“Lamas at loggerheads”

I’ve been curious about how things were going at Labrang, which is being forced to host the fake Panchen Lama. Last we heard he was supposed to be settling in for a long stay; via the Economist we hear that it didn’t work out:

The monastery they chose was Labrang in southern Gansu province, on the edge of the Tibetan plateau. It is not clear why. Historically, the Panchen Lama’s seat was Tashilhunpo Monastery in Shigatse in central Tibet. Robert Barnett of Columbia University in New York says it is possible that even at Tashilhunpo some lamas do not accept China’s choice. In 1997, Tashilhunpo’s then abbot, Chadrel Rinpoche, was sentenced to six years in prison (he has not resurfaced since) for helping the Dalai Lama make his choice of Panchen Lama. In 1998, Chinese officials tried to give their Panchen Lama a monastic start at Kumbum in Qinghai Province, a monastery that has usually acquiesced to Chinese rule. Its abbot, Arjia Rinpoche, fled to America to avoid the duty.

Labrang has no reputation for tameness. Its monks joined a wave of protests that swept Tibet and neighbouring Tibetan regions in 2008 after an outbreak of rioting in Lhasa, Tibet’s capital. In recent days, Labrang has again proved stubborn. Locals gave China’s Panchen Lama, who arrived on August 11th, nothing like the rapturous reception his predecessor, the tenth Panchen Lama, received during visits to Tibetan areas. Large numbers of police prevented any protests, and foreigners were ushered out of town. Tibetan exile groups quoted sources at Labrang saying that Gyaltsen Norbu was expected to stay for weeks or months. A local official, however, says he left on August 16th. His cool welcome, it seems, hastened him on his way.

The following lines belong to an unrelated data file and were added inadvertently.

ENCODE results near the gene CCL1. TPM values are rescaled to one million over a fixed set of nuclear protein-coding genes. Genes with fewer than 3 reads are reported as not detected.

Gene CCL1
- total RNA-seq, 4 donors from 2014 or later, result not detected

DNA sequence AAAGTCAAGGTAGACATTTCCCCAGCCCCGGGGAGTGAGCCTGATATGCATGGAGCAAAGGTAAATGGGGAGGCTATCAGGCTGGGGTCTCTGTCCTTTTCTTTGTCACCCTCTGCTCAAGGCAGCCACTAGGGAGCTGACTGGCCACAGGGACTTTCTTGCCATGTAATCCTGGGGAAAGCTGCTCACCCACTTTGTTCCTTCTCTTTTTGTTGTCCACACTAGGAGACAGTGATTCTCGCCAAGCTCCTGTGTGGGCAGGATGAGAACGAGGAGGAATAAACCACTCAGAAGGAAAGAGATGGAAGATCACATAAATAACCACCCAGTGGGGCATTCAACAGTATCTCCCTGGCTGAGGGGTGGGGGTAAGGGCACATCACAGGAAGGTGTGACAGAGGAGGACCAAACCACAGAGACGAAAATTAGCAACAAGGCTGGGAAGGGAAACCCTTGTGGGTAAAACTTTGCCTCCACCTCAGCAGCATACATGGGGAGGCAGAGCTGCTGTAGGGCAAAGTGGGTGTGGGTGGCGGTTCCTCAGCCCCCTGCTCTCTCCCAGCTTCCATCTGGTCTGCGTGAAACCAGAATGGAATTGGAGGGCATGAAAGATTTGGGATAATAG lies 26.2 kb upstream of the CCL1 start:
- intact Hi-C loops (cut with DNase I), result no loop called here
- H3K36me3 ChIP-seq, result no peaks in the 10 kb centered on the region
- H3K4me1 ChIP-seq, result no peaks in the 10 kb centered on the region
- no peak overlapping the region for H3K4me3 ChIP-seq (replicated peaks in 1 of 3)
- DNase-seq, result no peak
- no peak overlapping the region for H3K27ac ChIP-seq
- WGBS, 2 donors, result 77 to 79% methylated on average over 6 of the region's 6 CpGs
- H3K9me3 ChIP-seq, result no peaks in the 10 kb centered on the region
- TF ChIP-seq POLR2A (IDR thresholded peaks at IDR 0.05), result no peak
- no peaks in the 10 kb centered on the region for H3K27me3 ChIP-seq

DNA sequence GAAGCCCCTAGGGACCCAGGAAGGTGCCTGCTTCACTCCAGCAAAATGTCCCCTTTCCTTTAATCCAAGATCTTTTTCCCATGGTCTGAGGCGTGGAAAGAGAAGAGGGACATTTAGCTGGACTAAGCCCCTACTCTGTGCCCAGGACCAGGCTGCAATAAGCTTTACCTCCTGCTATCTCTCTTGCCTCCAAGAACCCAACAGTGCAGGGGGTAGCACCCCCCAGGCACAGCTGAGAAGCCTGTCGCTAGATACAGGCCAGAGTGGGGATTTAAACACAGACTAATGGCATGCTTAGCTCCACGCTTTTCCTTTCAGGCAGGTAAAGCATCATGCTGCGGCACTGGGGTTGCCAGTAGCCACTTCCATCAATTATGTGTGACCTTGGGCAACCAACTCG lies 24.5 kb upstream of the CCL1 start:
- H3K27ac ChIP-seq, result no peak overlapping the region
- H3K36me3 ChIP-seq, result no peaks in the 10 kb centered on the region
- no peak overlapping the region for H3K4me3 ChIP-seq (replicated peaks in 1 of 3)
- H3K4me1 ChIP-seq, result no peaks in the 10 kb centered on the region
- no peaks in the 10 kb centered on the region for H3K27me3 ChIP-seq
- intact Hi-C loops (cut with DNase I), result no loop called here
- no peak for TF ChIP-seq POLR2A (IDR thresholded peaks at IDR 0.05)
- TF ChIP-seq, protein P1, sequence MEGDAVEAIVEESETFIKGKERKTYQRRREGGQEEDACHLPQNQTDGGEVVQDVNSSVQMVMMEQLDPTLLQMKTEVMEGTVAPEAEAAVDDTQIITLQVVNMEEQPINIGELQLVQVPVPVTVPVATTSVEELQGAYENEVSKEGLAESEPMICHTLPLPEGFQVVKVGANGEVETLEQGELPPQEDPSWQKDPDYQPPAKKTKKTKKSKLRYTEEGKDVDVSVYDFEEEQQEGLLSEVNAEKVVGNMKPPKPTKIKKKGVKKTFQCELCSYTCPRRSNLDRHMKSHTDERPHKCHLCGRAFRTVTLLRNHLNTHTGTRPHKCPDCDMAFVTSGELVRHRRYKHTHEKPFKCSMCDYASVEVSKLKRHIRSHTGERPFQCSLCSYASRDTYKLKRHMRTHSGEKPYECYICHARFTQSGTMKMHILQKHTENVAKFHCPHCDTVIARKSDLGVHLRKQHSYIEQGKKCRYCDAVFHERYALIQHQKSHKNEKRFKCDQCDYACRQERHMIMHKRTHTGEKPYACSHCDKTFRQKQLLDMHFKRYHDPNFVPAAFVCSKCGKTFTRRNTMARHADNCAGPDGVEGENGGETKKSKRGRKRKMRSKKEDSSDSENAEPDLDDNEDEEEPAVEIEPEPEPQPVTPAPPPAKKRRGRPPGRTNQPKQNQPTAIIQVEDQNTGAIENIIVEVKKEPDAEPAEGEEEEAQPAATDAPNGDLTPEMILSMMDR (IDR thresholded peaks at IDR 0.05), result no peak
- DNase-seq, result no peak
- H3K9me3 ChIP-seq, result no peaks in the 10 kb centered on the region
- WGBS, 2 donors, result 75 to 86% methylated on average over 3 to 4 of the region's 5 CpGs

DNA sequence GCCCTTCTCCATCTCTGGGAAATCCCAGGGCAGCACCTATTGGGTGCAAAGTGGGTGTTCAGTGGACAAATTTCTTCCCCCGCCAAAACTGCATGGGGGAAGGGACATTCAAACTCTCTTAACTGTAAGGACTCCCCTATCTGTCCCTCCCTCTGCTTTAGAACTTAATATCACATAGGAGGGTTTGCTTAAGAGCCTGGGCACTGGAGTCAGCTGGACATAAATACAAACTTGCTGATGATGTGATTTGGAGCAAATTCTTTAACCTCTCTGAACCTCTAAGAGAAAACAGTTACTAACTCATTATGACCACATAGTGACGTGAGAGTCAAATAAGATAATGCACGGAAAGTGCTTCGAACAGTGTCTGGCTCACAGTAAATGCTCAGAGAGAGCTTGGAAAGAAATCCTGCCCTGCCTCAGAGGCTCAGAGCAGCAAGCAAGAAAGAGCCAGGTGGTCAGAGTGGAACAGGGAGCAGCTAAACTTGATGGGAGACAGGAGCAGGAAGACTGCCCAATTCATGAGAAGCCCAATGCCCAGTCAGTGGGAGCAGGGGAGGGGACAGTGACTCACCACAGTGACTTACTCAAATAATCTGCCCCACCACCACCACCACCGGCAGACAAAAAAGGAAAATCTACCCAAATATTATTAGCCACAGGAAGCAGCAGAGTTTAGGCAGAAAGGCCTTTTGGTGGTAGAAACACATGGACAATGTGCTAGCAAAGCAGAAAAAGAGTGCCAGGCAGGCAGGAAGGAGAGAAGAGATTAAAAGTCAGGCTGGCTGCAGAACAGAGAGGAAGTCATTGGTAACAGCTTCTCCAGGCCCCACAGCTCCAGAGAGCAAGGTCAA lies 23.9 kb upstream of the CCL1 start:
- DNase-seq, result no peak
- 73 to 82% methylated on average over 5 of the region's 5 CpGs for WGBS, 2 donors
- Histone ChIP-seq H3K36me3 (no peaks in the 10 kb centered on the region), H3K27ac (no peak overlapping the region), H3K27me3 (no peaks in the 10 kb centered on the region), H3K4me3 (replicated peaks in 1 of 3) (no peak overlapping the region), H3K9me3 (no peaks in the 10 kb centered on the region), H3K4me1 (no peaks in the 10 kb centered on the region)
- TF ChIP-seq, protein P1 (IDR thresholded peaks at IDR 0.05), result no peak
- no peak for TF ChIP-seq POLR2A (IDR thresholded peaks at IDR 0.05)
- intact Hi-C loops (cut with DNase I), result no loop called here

Good on the authorities for realizing that this stupid stunt was… well, a stupid stunt. As for the Panchen Zuma himself, if he personally wants to connect with the Tibetan people then he should follow the example of the 10th Panchen, who also indulged the Chinese government early in his life but later became a fierce advocate for Tibetan rights. That’s the way to win over a cold public, not empty words about how thankful Tibetans are for the guidance of the Communist Party.

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Filed under Communist Party, Dalai Lama, enforced disappearance, ethnic conflict, religion, Tibet

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